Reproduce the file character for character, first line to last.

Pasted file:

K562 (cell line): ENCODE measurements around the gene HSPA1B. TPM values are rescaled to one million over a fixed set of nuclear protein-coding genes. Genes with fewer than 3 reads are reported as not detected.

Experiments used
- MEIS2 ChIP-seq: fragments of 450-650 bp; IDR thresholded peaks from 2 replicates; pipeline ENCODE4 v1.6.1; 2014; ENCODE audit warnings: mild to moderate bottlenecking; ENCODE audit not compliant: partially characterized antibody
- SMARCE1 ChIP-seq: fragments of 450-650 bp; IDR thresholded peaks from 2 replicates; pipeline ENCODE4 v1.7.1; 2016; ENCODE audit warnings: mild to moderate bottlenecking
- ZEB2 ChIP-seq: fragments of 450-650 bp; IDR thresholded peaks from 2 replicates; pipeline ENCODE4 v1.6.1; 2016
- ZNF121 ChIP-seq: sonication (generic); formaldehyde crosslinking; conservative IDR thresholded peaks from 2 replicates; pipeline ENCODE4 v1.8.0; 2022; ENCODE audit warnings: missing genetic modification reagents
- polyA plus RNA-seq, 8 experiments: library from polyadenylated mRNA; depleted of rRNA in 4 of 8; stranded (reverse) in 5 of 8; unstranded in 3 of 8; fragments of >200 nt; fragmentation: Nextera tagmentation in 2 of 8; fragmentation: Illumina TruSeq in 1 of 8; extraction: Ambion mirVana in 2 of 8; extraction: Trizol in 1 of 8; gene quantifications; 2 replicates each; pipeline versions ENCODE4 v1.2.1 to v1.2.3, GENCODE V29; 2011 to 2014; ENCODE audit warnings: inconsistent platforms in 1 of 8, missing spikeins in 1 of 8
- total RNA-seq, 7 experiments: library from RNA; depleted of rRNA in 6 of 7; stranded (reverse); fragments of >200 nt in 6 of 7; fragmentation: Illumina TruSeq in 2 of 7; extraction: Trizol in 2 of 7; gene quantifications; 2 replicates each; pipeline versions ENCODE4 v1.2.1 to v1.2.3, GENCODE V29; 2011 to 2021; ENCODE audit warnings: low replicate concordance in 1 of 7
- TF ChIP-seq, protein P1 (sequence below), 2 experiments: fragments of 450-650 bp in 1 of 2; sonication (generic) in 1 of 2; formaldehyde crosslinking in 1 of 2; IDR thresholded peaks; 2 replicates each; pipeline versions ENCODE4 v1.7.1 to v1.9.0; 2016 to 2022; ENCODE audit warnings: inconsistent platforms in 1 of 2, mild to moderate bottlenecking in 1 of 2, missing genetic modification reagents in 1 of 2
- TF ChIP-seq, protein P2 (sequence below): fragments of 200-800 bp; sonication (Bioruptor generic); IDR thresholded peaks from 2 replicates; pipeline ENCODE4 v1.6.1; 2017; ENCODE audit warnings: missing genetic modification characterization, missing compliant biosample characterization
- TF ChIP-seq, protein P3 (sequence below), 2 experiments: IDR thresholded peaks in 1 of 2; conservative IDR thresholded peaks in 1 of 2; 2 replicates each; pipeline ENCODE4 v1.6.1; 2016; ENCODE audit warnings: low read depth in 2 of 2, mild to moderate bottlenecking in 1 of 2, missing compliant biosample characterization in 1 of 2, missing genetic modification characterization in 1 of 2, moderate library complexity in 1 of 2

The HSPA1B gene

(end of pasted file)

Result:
K562 (cell line): ENCODE measurements around the gene HSPA1B. TPM values are rescaled to one million over a fixed set of nuclear protein-coding genes. Genes with fewer than 3 reads are reported as not detected.

Experiments used
- MEIS2 ChIP-seq: fragments of 450-650 bp; IDR thresholded peaks from 2 replicates; pipeline ENCODE4 v1.6.1; 2014; ENCODE audit warnings: mild to moderate bottlenecking; ENCODE audit not compliant: partially characterized antibody
- SMARCE1 ChIP-seq: fragments of 450-650 bp; IDR thresholded peaks from 2 replicates; pipeline ENCODE4 v1.7.1; 2016; ENCODE audit warnings: mild to moderate bottlenecking
- ZEB2 ChIP-seq: fragments of 450-650 bp; IDR thresholded peaks from 2 replicates; pipeline ENCODE4 v1.6.1; 2016
- ZNF121 ChIP-seq: sonication (generic); formaldehyde crosslinking; conservative IDR thresholded peaks from 2 replicates; pipeline ENCODE4 v1.8.0; 2022; ENCODE audit warnings: missing genetic modification reagents
- polyA plus RNA-seq, 8 experiments: library from polyadenylated mRNA; depleted of rRNA in 4 of 8; stranded (reverse) in 5 of 8; unstranded in 3 of 8; fragments of >200 nt; fragmentation: Nextera tagmentation in 2 of 8; fragmentation: Illumina TruSeq in 1 of 8; extraction: Ambion mirVana in 2 of 8; extraction: Trizol in 1 of 8; gene quantifications; 2 replicates each; pipeline versions ENCODE4 v1.2.1 to v1.2.3, GENCODE V29; 2011 to 2014; ENCODE audit warnings: inconsistent platforms in 1 of 8, missing spikeins in 1 of 8
- total RNA-seq, 7 experiments: library from RNA; depleted of rRNA in 6 of 7; stranded (reverse); fragments of >200 nt in 6 of 7; fragmentation: Illumina TruSeq in 2 of 7; extraction: Trizol in 2 of 7; gene quantifications; 2 replicates each; pipeline versions ENCODE4 v1.2.1 to v1.2.3, GENCODE V29; 2011 to 2021; ENCODE audit warnings: low replicate concordance in 1 of 7
- TF ChIP-seq, protein P1 (sequence below), 2 experiments: fragments of 450-650 bp in 1 of 2; sonication (generic) in 1 of 2; formaldehyde crosslinking in 1 of 2; IDR thresholded peaks; 2 replicates each; pipeline versions ENCODE4 v1.7.1 to v1.9.0; 2016 to 2022; ENCODE audit warnings: inconsistent platforms in 1 of 2, mild to moderate bottlenecking in 1 of 2, missing genetic modification reagents in 1 of 2
- TF ChIP-seq, protein P2 (sequence below): fragments of 200-800 bp; sonication (Bioruptor generic); IDR thresholded peaks from 2 replicates; pipeline ENCODE4 v1.6.1; 2017; ENCODE audit warnings: missing genetic modification characterization, missing compliant biosample characterization
- TF ChIP-seq, protein P3 (sequence below), 2 experiments: IDR thresholded peaks in 1 of 2; conservative IDR thresholded peaks in 1 of 2; 2 replicates each; pipeline ENCODE4 v1.6.1; 2016; ENCODE audit warnings: low read depth in 2 of 2, mild to moderate bottlenecking in 1 of 2, missing compliant biosample characterization in 1 of 2, missing genetic modification characterization in 1 of 2, moderate library complexity in 1 of 2

The HSPA1B gene